The end of AIDS as a global health threat: science-based or science fiction?

07 June 2016

Scientific progress will be essential to end the AIDS epidemic by 2030, according to participants at a side event held on the margins of the United Nations General Assembly High-Level Meeting on Ending AIDS, taking place in New York, United States of America, from 8 to 10 June.

The side event, held on 7 June, was entitled “The end of AIDS as a global health threat: science-based or science fiction?” It highlighted many of the successes achieved in treating and preventing the transmission of HIV as well as the remarkable progress made in only 35 years in understanding the virus.

The event was an opportunity to showcase anticipated scientific progress to underpin the Fast-Track vision. Participants presented ways in which research has been fundamental in shaping effective programmes and discussed whether current technologies can enable countries to reach a point where the AIDS epidemic is no longer a public health threat. Prevention, treatment, vaccines and a cure were all considered and it was concluded that the results of future research in all these domains, linked with current knowledge and behavioural and structural interventions, would be needed to achieve the end of AIDS.

There was stimulating and grounded discussion around the scientific results still required and the imperative to prioritize evidence-informed implementation of the results if AIDS is to be ended by 2030. In most regions of the world, progress has been made, since people living with HIV are living longer, but the number of new HIV infections is no longer decreasing and it was argued that the pace of any progress remains too slow.

The meeting heard that efforts were being made to reach people who might be left behind with treatment and prevention, but that these efforts were neither sufficiently supported nor appropriately ambitious. Success, it was claimed, will come through advancing science and using evidence-informed programmes to “do the right things at the right place, for the right people and in the right way.”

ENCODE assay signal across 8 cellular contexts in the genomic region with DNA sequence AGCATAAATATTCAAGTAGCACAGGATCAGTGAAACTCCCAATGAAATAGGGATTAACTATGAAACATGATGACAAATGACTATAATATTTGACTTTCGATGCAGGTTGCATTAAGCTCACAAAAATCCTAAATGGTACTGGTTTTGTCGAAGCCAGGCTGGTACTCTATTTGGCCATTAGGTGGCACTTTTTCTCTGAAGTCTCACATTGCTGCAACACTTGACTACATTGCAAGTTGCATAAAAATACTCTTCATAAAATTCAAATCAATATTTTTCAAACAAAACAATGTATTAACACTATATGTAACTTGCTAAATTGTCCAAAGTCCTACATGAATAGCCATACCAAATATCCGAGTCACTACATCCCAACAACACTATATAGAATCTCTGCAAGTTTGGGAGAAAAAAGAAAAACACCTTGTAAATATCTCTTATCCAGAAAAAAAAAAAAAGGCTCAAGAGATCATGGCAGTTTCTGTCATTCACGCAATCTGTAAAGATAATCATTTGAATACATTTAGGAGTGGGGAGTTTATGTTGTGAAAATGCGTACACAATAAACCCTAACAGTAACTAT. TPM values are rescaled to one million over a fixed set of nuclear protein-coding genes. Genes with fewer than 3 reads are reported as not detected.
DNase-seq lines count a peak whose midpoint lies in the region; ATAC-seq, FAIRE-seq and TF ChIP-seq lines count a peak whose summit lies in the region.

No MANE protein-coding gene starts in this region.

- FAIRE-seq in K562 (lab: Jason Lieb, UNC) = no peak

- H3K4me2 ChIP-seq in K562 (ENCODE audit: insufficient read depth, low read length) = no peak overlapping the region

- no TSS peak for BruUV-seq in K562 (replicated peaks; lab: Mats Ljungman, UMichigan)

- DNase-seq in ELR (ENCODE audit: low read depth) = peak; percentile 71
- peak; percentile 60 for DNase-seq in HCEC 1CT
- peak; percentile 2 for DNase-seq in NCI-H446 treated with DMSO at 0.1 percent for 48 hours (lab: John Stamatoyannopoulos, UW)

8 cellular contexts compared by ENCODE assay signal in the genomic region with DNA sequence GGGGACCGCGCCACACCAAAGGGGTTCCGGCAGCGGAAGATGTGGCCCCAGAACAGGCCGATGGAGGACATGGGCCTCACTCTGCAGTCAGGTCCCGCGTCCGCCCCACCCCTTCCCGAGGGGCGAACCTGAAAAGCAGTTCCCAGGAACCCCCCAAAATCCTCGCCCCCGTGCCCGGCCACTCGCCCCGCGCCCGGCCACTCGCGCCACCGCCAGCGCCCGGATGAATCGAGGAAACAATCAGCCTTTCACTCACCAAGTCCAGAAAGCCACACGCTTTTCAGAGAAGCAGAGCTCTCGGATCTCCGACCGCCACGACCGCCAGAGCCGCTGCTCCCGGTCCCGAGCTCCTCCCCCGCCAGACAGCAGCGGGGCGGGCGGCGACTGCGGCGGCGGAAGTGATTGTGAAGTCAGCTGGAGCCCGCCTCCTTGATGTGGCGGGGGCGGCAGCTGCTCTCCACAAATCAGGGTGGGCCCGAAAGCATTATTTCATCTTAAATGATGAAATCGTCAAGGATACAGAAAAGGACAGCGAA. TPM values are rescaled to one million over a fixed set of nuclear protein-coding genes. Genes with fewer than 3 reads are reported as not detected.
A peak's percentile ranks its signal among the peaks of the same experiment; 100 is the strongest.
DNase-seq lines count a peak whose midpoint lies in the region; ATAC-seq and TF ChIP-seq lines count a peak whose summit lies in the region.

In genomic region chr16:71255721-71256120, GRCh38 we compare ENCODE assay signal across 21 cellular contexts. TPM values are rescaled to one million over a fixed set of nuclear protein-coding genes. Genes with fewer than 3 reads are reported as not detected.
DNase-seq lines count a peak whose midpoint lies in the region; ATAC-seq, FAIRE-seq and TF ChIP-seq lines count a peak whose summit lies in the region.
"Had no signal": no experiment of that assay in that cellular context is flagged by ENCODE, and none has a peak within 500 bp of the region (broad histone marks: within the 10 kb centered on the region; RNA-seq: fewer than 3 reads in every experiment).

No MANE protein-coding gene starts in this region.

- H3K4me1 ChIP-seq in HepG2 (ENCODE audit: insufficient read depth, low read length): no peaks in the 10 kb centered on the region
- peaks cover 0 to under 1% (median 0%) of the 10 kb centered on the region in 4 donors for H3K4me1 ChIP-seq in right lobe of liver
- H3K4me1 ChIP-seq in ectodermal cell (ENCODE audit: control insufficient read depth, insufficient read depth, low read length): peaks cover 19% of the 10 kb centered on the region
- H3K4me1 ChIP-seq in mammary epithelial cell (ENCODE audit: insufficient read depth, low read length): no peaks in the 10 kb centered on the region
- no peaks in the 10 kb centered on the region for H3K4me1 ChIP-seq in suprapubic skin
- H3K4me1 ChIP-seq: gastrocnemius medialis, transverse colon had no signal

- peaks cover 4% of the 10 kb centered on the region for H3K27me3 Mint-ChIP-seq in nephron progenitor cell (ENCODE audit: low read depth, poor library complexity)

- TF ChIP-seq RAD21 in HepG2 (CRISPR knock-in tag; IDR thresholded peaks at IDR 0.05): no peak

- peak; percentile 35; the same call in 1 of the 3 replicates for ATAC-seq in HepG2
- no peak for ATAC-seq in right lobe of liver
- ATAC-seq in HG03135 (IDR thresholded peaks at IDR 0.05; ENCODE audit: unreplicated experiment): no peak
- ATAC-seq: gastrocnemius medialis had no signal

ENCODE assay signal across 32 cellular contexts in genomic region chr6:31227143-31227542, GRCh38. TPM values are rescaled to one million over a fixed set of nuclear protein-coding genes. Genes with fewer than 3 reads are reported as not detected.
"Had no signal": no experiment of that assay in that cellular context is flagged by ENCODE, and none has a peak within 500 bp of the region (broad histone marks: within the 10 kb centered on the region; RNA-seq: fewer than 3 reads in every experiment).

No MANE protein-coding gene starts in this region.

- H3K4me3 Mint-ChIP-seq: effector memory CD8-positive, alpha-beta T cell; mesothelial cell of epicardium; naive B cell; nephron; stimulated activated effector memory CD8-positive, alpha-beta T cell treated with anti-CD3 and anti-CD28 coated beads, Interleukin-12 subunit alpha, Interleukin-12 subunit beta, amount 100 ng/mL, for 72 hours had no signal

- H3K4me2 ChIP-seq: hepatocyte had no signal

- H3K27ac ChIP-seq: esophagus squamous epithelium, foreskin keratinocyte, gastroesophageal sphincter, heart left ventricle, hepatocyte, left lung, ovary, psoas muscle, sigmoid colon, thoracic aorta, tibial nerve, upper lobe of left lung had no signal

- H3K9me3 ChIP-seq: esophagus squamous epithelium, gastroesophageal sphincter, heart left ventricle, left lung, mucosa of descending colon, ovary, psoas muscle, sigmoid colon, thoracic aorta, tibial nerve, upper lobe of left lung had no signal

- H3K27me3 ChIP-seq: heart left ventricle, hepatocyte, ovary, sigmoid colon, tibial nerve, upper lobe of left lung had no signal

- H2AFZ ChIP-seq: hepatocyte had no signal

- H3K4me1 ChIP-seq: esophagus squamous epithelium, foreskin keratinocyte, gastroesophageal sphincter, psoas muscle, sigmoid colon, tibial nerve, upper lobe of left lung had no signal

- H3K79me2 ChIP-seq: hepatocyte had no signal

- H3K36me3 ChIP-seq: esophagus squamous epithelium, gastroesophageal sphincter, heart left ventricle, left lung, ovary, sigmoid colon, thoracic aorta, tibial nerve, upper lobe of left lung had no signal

Ending AIDS is our aspirational goal. On the road to getting there, we have set a benchmark: to end it as a public health threat. ​ To reach a point where HIV incidence is systematically decreasing and efforts that have been put into place are bearing fruit.


The history of the HIV response has been rooted in taking scientific results and telescoping the time to putting them into action. Studying their implementation leads to more questions which have been quickly picked up by the research community. We can be optimistic that this rapid feedback loop will continue to enhance the relevant research and action to end the HIV epidemic.

Wafaa El-Sadr Director of ICAP at Columbia University

What will ultimately end this epidemic is science. Science systematically takes us on a path to the end of AIDS. It is time to strengthen efforts against stigma and discrimination, to bring together everything we are learning and link it with behavioural and structural programmes.

Michel Sidibé Executive Director UNAIDS

The science that has been achieved over the past 35 years has been nothing short of breathtaking. We now have 17 million people receiving lifesaving therapy, yet we still need to do much better. ​No more excuses, we have the tools to end the epidemic: it is up to us to do it.

Anthony Fauci Director, National Institute of Allergy and Infectious Diseases, NIH, USA

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